Jennifer A. Chin (cswallow) wrote,
Jennifer A. Chin
cswallow

Showing Weakness

I forget how cathartic writing can be. Today's day was much calmer, easier. I did what I could, and accepted that as the day's gift to me.

It is now very late, and I must be up early to catch a flight to San Diego. My goals for this weekend: Shake hands with President Bill Clinton and say "Mr. President" as I'm doing it, and tell Sylvia Earle how amazing she is.

Today was a gray day, topped off with a light drizzle. Without the sun to distract me with its light plays, I considered instead the tree blossoms giving way to the bright emerald of spring growth. Nervous about the rain threats today, I drove in to campus and then walked around from class to class, loving the slow pace and the new sight it granted me.

Today I want to tell you about a revelation I had during a leadership training session last weekend. In this exercise, there was an abstract model in one room, and a team of builders and runners in another room. The runners were tasked with going back and forth to describe verbally how the builders could replicate the model. One twist: a runner or a builder on any team could be in the role of a deceiver - the person whose job it was to mess everyone else up.
It turns out that my memory is horrible for the details of the model, and I was a runner. This meant that I often came back from the model room, and could barely remember anything about it. My team immediately suspected me, and was secretly making sure that someone else checked up on everything else I did.
In our debrief, we talked about what it felt like to be suspected of untrustworthiness. We talked about how we reacted to "untrustworthy" behaviors. It turns out that almost every team identified someone as the deceiver, when in fact only 2 people in the whole room had the true role (none of them were correctly identified by their teammates).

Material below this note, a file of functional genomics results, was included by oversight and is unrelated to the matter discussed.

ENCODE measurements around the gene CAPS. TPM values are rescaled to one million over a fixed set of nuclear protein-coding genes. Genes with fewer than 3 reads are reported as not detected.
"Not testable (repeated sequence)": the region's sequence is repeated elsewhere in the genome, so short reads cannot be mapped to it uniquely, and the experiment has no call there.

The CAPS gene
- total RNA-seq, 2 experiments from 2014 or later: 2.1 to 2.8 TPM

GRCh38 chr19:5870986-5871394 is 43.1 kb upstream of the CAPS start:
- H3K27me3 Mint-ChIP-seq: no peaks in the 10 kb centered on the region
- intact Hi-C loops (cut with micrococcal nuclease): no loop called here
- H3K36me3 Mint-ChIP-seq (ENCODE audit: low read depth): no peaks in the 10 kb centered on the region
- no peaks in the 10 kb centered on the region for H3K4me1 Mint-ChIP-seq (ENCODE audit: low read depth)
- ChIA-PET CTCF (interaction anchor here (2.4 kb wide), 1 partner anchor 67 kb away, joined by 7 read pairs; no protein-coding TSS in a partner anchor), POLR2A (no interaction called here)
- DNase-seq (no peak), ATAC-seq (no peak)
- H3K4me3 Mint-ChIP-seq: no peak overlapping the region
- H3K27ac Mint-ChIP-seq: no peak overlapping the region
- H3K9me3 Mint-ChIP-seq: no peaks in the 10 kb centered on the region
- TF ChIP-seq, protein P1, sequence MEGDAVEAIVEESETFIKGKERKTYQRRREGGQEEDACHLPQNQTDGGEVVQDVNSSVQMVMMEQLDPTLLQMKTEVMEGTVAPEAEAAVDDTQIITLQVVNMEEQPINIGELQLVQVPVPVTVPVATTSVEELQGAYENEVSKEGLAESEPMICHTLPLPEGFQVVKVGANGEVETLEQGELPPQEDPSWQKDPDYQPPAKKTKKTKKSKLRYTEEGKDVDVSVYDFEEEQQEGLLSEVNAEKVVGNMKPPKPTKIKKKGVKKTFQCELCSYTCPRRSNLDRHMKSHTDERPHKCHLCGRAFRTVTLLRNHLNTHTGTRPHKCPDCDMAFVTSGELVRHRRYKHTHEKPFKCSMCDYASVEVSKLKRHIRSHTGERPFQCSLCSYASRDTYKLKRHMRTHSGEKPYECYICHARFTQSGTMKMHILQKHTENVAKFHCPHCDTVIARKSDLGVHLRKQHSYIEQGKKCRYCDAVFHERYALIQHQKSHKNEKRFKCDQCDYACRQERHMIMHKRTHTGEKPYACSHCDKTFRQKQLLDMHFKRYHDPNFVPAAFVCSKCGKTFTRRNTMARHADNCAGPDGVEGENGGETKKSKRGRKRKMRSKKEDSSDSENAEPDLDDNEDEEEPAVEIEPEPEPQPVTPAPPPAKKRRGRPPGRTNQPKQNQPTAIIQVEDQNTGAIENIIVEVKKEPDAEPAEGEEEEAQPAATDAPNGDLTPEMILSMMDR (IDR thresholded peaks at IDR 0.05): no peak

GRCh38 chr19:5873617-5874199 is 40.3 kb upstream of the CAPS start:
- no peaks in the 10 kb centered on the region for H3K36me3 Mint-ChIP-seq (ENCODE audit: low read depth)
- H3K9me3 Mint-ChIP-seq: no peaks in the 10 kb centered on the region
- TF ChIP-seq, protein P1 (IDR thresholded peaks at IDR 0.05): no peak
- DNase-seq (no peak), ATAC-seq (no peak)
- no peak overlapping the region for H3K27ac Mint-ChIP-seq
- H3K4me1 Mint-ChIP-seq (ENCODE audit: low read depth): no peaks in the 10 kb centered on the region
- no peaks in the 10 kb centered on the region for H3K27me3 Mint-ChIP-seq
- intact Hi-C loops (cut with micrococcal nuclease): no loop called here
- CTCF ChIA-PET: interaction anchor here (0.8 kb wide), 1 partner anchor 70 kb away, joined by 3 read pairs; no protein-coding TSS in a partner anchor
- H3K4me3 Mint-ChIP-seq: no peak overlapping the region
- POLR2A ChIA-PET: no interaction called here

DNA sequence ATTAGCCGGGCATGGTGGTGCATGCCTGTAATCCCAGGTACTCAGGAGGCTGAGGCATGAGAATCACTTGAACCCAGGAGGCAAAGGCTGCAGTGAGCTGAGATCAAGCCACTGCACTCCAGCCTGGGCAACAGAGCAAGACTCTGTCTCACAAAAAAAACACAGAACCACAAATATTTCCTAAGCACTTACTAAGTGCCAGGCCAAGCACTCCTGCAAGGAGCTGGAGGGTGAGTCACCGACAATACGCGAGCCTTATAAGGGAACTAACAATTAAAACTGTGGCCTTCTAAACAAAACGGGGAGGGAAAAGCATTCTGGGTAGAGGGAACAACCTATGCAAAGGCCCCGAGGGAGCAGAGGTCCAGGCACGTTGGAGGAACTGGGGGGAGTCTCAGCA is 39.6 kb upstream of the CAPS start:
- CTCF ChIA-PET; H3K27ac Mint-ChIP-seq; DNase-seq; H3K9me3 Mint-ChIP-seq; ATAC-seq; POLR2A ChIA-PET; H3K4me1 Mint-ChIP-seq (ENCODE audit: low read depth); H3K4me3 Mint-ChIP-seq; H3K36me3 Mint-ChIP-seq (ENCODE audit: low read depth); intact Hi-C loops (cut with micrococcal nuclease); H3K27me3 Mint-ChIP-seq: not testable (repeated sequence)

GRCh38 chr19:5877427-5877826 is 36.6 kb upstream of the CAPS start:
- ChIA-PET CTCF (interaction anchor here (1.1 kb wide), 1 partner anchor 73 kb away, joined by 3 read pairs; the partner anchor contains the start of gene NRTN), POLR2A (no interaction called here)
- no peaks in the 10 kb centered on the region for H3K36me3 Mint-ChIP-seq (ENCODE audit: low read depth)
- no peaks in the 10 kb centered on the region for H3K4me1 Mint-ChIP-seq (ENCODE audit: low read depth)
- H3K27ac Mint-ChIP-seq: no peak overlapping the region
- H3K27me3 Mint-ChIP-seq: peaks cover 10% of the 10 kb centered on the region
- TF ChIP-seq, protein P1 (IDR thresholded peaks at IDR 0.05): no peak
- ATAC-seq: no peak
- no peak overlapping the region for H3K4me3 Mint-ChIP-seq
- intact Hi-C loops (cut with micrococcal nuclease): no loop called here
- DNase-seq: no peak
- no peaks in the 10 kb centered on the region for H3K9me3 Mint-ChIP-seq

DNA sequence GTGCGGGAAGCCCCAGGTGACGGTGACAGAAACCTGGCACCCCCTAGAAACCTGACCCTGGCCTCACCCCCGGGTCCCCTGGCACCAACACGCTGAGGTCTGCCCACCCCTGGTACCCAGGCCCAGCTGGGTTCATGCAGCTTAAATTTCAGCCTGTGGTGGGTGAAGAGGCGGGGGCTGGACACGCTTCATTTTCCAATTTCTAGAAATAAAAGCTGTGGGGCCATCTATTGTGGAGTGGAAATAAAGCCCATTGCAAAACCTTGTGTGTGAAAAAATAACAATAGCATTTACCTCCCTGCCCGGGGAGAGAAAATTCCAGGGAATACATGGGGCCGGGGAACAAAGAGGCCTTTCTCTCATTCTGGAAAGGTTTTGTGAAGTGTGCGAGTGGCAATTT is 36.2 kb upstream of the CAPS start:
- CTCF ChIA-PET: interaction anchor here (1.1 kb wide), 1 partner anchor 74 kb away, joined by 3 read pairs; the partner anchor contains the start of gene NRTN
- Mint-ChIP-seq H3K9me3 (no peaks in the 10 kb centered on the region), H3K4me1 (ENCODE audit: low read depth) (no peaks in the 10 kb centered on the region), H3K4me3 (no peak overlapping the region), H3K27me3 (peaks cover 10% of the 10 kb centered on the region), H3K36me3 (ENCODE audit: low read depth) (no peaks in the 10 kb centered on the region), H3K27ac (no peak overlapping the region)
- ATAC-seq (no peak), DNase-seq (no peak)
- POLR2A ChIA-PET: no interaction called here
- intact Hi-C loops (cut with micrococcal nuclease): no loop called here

But what really came out of this was that if I'd only spoken up about my weakness (bad memory), people would have known they could at least trust my own assessment of my skills, rather than feeling like they needed to covertly double-check everything I said.  Last year around this time, I was struggling with how to be more emotionally vulnerable. Now, it's time for me to be confident in expressing my vulnerabilities. The more I think about it, the more I realize that being vulnerable is as much about learning to ask for help as it is about allowing yourself to create meaningful relationships with others.
My own wall that I throw up, professionally, is one of silence. If I don't understand a situation, I just don't say anything. I'll go and think about it later. But as someone pointed out in yesterday's leadership conference - in business, if you don't talk, it's like you're not even there. Speaking out is a way of giving another your thoughts, but it is also the act of allowing someone to see something of you. And as a panelist at the Nasher Art Museum said, we love portraits because we see something of ourselves in them. My frequent inability to communicate about myself no doubt hinders others' ability to connect with me in an honest way.

This weekend will be the perfect opportunity to speak out (and to be outspoken!) 

P.S. This weekend will also by my first foray into Twitter (maybe). You can follow me at @jenniferachin
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